Williams was depressed and broke

By Gordon Rayner, Josie Ensor, Nick Allen

Neighbour who saw him before his death said comedian was drawn and thin and looked ‘a shell of himself’.

Fans have placed tributes to Robin Williams on his Walk of Fame star. Photo / AP
Fans have placed tributes to Robin Williams on his Walk of Fame star. Photo / AP

Robin Williams was found dead after telling friends he had "serious money troubles". He had sought treatment for depression in the weeks before his death, it emerged last night.

The 63-year-old actor, who was once reputed to be worth $150 million, had complained of losing a large chunk of his fortune in alimony payments to his two ex-wives, and had been trying to sell his 240ha ranch in California.

Police said Williams was found dead in a bedroom at his home by his personal assistant.

Although famous for his hyperactive comedy brain, Williams spent much of his life battling alcoholism, drug abuse and depression. His final bout of depression, which several weeks in a rehabilitation clinic had failed to lift, may have been triggered in part by the cancellation of his latest television show, The Crazy Ones, in May, after just one series.

According to a family friend quoted by the US website Radar Online: "All he could talk about were serious money troubles ... Robin was known for being so generous to his friends and family during the height of his success, and would help anyone out that needed it.

"There was also frustration that Robin expressed at having to take television and movie roles he didn't want to take, but had to for the pay cheque."

For two years he had been trying to sell his ranch in the Napa Valley near San Francisco, saying: "I just can't afford it any more."

Despite dropping the asking price from $42 million to $35.6 million, there had been no takers.

He had even resorted to selling some of his collection of 50 bicycles to raise cash.

One neighbour who saw him in the days before his death said he had become "a shell of himself" and looked "drawn and thin".

Last September Williams, who had moved into a relatively modest bungalow in Tiburon, near San Francisco, which he inherited from his mother in 2001, told about having to "downsize" his life and said he faced the choice of a stand-up comedy tour, returning to television after 31 years, or taking roles in low-budget films for very low pay.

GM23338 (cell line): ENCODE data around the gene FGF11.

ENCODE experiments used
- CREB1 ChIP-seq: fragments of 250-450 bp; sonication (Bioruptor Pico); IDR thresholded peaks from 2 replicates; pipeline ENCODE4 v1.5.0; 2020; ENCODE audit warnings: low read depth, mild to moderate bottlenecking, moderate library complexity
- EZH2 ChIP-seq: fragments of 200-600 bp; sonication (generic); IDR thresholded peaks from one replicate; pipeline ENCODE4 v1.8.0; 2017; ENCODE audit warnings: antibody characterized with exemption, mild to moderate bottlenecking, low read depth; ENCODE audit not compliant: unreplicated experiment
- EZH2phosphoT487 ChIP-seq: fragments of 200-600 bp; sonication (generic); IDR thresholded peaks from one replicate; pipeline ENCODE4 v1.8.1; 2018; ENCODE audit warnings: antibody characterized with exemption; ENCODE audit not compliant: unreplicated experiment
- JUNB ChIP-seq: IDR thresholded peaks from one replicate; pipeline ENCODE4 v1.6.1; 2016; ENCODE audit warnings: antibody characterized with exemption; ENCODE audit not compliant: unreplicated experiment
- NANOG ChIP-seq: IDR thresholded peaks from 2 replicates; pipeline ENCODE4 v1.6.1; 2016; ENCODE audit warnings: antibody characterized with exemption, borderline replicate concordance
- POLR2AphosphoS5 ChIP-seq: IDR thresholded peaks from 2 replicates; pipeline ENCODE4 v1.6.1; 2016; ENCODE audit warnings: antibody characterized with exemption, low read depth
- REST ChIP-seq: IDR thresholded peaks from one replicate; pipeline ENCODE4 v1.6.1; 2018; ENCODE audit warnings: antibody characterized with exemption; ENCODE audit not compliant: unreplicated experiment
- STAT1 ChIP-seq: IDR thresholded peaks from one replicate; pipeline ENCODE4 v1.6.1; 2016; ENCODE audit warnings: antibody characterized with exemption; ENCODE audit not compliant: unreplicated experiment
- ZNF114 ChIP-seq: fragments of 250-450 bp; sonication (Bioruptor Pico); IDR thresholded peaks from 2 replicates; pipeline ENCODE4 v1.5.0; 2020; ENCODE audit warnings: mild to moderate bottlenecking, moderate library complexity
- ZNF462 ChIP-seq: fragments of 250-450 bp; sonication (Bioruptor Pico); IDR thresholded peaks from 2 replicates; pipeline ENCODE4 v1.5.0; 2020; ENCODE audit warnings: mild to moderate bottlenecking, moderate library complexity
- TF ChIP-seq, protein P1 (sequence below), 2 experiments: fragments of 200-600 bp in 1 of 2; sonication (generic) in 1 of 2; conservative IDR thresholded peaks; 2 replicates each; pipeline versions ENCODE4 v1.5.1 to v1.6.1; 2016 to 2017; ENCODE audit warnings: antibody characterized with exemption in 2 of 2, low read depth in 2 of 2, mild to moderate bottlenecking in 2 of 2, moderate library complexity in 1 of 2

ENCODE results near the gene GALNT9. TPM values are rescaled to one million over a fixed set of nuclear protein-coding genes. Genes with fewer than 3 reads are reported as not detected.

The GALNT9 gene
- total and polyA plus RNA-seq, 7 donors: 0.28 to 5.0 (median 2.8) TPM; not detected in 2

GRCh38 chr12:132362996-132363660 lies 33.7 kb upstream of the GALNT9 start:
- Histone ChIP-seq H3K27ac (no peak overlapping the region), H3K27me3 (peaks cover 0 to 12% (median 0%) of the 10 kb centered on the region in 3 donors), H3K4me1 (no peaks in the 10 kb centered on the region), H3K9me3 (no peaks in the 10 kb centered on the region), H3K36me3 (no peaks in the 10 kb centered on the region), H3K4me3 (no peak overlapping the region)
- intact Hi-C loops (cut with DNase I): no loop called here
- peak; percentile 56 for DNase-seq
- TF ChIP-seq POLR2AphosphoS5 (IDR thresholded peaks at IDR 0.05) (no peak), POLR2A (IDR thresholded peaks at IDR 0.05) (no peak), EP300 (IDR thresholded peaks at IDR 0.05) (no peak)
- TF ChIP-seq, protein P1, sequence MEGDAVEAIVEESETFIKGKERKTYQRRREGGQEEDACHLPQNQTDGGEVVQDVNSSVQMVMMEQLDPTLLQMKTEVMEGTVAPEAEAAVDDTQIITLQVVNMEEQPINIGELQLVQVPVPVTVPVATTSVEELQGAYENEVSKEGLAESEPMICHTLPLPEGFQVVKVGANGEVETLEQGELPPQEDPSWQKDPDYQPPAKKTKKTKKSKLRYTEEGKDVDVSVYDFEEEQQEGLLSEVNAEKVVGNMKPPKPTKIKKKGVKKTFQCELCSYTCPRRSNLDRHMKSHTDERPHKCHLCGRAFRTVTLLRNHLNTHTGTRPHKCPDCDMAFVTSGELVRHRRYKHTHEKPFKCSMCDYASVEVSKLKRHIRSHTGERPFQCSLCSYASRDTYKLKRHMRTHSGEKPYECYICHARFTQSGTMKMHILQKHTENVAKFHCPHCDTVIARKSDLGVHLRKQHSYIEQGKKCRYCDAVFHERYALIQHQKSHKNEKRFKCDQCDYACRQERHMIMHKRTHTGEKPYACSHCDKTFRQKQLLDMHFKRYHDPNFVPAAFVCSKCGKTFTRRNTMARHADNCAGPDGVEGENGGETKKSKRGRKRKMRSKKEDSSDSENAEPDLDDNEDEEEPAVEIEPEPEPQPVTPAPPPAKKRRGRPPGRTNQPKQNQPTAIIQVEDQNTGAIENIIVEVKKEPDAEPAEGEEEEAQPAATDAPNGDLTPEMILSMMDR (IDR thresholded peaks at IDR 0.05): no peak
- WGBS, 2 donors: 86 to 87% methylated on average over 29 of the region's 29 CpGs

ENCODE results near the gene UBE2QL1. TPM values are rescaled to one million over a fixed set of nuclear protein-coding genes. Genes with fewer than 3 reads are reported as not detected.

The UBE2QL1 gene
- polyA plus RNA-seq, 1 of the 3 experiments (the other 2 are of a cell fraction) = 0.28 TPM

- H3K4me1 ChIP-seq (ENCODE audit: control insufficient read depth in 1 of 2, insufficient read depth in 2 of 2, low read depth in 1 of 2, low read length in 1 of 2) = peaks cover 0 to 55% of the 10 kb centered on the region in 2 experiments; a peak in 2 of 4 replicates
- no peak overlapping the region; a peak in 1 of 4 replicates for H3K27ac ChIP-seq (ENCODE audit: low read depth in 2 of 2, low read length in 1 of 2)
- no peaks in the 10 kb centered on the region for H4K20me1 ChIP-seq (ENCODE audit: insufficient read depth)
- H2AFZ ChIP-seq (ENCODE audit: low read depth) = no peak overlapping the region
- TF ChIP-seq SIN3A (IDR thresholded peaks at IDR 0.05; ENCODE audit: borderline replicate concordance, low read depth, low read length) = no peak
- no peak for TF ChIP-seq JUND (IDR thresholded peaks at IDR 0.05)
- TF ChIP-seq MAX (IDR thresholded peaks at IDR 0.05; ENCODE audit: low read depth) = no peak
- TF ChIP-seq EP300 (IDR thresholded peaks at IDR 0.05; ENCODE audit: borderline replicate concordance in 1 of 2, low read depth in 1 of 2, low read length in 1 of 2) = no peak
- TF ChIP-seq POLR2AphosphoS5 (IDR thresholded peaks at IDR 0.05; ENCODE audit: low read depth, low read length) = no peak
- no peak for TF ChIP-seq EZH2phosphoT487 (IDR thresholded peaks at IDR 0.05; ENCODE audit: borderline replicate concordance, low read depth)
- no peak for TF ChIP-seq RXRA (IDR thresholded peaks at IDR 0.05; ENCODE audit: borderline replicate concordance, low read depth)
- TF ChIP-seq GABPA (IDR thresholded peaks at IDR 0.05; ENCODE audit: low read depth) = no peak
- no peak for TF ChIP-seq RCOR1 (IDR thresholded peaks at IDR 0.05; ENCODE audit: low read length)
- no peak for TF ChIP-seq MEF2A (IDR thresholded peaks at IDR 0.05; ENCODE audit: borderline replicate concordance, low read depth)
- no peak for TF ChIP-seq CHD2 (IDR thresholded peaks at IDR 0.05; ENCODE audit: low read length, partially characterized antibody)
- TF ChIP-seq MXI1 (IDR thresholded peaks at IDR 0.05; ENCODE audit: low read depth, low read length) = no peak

He went on: "Divorce is expensive. I used to joke they were going to call it 'all the money' but they changed it to 'alimony'. It's ripping your heart out through your wallet."


Williams' two divorces are reported to have cost him $40 million, and he had put a substantial sum into trust funds for his three children, Zachary, 31, Zelda, 25, and Cody, 22.

Stellan Skarsgard, who appeared with him in the Oscar-winning Good Will Hunting in 1997, said: "People take their own lives for many different reasons, and it's not unusual among comedians that the comedy is a way of keeping the darkness at bay."

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Williams' close friend and fellow comic actor Chevy Chase said: "Robin and I were great friends, suffering from the same little-known disease: depression. I never could have expected this ending to his life ... I cannot believe this. I am overwhelmed with grief."

Lieutenant Keith Boyd, assistant deputy chief coroner of Marin County, said Williams was last seen alive at 10.30pm local time on Sunday when his wife, Susan Schneider, went to bed. She left at 10.30am assuming Williams was still asleep in another bedroom.

He was found dead by his personal assistant at 11.55am when there was no response to knocks on his bedroom door.

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Mr Boyd said the actor was "clothed" and looked to have been dead for some time.

He added that toxicology reports, which will show whether Williams had drugs or alcohol in his body, would take at least two weeks to prepare.

Williams overcame alcohol and drug addiction in the 80s, and had remained sober apart from a spell when he began drinking again and went to rehab in 2006.

In an interview in 2010 Williams said he had thought seriously about suicide only once, but told himself: "Have you noticed that things are pretty good even though you're not working right now?"

Where to get help:

Lifeline: 0800 543 354 (available 24/7)
Suicide Crisis Helpline: 0508 828 865 (0508 TAUTOKO) (available 24/7)
Youth services: (06) 3555 906
Youthline: 0800 376 633
Kidsline: 0800 543 754 (4pm to 6pm weekdays)
Whatsup: 0800 942 8787 (1pm to 11pm)
The Word
Depression helpline: 0800 111 757 (available 24/7)
Rainbow Youth: (09) 376 4155
CASPER Suicide Prevention

If it is an emergency and you feel like you or someone else is at risk, call 111.

- Daily Telegraph UK

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